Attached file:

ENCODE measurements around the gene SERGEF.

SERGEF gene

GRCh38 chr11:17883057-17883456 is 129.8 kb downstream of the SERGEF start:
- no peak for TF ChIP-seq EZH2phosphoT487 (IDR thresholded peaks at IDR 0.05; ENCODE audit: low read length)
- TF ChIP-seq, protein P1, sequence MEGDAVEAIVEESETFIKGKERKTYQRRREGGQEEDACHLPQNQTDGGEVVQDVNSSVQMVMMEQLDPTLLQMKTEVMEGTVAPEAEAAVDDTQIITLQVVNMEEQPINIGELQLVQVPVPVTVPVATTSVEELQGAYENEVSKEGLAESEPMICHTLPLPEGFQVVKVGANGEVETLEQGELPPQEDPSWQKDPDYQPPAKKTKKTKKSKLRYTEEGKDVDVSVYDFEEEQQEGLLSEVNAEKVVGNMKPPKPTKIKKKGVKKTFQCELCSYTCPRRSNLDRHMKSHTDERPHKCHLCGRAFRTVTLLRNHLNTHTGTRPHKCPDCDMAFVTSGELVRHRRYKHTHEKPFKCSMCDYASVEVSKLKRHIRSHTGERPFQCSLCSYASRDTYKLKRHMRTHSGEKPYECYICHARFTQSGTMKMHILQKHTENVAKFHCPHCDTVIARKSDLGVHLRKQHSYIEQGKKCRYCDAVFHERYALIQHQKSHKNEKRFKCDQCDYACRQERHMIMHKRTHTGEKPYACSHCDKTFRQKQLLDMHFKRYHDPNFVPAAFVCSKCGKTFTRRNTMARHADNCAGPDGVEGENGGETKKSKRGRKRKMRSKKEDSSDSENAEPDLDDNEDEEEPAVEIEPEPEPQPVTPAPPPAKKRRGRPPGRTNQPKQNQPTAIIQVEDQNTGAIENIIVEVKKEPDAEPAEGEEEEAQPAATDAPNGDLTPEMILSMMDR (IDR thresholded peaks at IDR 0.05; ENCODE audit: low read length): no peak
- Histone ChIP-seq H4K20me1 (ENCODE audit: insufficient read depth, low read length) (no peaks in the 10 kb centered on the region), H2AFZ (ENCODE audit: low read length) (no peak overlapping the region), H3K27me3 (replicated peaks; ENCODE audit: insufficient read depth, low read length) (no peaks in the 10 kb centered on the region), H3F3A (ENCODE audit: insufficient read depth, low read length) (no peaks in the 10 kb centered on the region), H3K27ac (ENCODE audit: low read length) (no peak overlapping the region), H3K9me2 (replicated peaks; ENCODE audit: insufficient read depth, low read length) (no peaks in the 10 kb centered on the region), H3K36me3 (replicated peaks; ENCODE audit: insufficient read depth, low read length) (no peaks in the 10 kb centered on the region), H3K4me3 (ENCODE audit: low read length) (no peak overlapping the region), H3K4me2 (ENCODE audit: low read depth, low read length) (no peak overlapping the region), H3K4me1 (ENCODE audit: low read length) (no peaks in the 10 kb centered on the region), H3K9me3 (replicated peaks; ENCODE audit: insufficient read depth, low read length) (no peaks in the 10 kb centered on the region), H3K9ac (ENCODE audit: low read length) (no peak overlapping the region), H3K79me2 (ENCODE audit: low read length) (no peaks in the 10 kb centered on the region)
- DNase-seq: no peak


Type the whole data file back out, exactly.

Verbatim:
ENCODE measurements around the gene SERGEF.

SERGEF gene

GRCh38 chr11:17883057-17883456 is 129.8 kb downstream of the SERGEF start:
- no peak for TF ChIP-seq EZH2phosphoT487 (IDR thresholded peaks at IDR 0.05; ENCODE audit: low read length)
- TF ChIP-seq, protein P1, sequence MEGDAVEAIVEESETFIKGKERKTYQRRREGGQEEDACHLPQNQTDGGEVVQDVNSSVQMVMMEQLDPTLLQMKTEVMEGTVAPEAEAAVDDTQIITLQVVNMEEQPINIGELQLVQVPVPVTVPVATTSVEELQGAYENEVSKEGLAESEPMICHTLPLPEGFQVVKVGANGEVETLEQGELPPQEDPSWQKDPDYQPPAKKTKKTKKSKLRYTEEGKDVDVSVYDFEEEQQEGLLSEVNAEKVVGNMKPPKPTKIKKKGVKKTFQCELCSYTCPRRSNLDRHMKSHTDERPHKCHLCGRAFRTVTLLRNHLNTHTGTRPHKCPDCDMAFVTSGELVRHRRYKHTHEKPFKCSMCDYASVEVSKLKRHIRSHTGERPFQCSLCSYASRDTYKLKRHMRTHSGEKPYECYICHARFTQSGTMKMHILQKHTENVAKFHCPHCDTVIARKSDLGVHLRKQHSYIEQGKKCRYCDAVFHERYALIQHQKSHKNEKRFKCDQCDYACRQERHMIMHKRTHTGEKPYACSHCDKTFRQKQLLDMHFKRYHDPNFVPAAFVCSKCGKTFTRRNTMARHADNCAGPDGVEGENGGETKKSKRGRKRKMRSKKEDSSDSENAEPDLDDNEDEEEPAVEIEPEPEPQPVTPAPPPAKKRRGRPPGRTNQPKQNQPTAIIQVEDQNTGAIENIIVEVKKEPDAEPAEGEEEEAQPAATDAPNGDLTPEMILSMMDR (IDR thresholded peaks at IDR 0.05; ENCODE audit: low read length): no peak
- Histone ChIP-seq H4K20me1 (ENCODE audit: insufficient read depth, low read length) (no peaks in the 10 kb centered on the region), H2AFZ (ENCODE audit: low read length) (no peak overlapping the region), H3K27me3 (replicated peaks; ENCODE audit: insufficient read depth, low read length) (no peaks in the 10 kb centered on the region), H3F3A (ENCODE audit: insufficient read depth, low read length) (no peaks in the 10 kb centered on the region), H3K27ac (ENCODE audit: low read length) (no peak overlapping the region), H3K9me2 (replicated peaks; ENCODE audit: insufficient read depth, low read length) (no peaks in the 10 kb centered on the region), H3K36me3 (replicated peaks; ENCODE audit: insufficient read depth, low read length) (no peaks in the 10 kb centered on the region), H3K4me3 (ENCODE audit: low read length) (no peak overlapping the region), H3K4me2 (ENCODE audit: low read depth, low read length) (no peak overlapping the region), H3K4me1 (ENCODE audit: low read length) (no peaks in the 10 kb centered on the region), H3K9me3 (replicated peaks; ENCODE audit: insufficient read depth, low read length) (no peaks in the 10 kb centered on the region), H3K9ac (ENCODE audit: low read length) (no peak overlapping the region), H3K79me2 (ENCODE audit: low read length) (no peaks in the 10 kb centered on the region)
- DNase-seq: no peak